Striking a balance between human development, resource allocation and environmental protection amid rapid urbanization is a grim and unavoidable challenge facing the country, experts said Thursday.
The unprecedented surge in urbanization has greatly improved the lives of city dwellers, but also resulted in pollution, widening income gaps, depleting resources and unbalanced regional development, Shan Jingjing, a senior researcher with the China Academy of Social Sciences (CASS), said at the launch of the Blue Book on China’s Urban Development.
According to the National Bureau of Statistics, the country’s urbanization rate rose from 19 percent in 1980, to 44 percent last year. CASS deputy head Chen Jiagui said the rate is about three times the world average over the period.
Balance ‘central’ to urban growth – China Daily
Greening master plans for Sheung Wan, Wan Chai, Causeway Bay, Mong Kok and Yau Ma Tei will be implemented in September, the Development Bureau says. It has proposed creating a directorate post to boost professional landscape architectural expertise within Government.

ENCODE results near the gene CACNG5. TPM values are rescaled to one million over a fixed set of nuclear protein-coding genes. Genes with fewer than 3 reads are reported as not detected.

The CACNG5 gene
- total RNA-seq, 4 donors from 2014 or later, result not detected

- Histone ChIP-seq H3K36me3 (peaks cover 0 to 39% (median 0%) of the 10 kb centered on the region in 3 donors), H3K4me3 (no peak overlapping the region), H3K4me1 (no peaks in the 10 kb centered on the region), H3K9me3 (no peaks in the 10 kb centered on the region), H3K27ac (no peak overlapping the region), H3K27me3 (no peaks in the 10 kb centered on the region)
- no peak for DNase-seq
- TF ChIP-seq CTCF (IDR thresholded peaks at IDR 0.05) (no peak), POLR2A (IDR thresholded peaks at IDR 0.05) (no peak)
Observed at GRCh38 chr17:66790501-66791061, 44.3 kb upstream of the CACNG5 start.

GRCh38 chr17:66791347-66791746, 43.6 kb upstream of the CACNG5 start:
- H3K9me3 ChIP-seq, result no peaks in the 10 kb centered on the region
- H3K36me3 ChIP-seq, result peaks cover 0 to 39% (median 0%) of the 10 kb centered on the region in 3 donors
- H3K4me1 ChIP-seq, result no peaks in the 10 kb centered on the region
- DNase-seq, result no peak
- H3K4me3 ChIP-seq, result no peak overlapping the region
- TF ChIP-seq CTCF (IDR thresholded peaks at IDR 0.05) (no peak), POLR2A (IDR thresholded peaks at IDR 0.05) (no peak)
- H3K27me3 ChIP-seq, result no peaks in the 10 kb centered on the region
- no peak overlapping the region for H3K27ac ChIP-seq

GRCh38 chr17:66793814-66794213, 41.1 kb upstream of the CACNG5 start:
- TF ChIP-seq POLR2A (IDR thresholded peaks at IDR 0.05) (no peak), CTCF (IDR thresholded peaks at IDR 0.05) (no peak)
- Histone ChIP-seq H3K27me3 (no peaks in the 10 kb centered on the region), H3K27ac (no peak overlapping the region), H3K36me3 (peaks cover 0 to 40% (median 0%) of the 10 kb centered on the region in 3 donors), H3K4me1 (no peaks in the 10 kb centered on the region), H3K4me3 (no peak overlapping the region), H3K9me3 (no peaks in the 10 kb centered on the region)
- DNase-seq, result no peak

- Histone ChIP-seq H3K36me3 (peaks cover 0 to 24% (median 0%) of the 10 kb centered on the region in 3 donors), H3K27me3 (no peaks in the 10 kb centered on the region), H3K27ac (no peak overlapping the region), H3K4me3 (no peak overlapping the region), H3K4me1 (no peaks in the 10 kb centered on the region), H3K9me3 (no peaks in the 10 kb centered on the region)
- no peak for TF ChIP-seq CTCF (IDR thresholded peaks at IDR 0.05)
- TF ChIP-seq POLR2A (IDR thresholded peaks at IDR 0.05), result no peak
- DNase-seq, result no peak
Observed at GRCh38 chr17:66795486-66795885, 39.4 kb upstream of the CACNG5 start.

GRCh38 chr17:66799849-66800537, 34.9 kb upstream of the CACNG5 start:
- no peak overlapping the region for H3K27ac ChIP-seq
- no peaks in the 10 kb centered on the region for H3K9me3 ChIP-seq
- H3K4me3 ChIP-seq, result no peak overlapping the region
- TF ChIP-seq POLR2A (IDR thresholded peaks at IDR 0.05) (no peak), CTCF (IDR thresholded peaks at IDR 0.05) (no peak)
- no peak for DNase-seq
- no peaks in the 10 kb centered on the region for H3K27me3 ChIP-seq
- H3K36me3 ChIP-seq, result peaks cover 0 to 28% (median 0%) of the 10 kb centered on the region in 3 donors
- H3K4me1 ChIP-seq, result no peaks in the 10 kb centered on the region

In a paper tabled to lawmakers, the bureau said at present, the New Territories’ green coverage ratio is 74% and that for urban areas, 46%. Another study for developing greening master plans for the remaining urban areas is in progress for completion in early 2009. In view of the public aspiration for more greening in the New Territories, the development of the region’s greening master plan will start in mid-2009.
5 greening master plans to launch in Sept – Hong Kong Government
When it comes to environmental issues like global warming, America and China behave like a couple in a bad marriage, playing the blame game. But to tackle the problem of global warming, neither country can go it alone.
The University of California at Berkeley held a recent “marriage counseling” conference titled: “China’s Environment: What Do We Know and How Do We Know It?” It brought scientists, environmentalists, journalists and venture capitalists from both sides together, to come up with solutions.
China’s air, water, energy, urban and rural spaces were discussed, as well as how its population is affected by environment-related diseases. Although it’s a cliché that “the color of water in Chinese rivers is somewhere between dark grey and black,” the fact that China adds two coal-based power plants per week is astonishing. Kirk Smith, professor of global environmental health at UC Berkeley, concludes that “the cleanest cities in China are about the same as the dirtiest American city.”
China Must Go Green, and Soon – New America Media – Jun Wang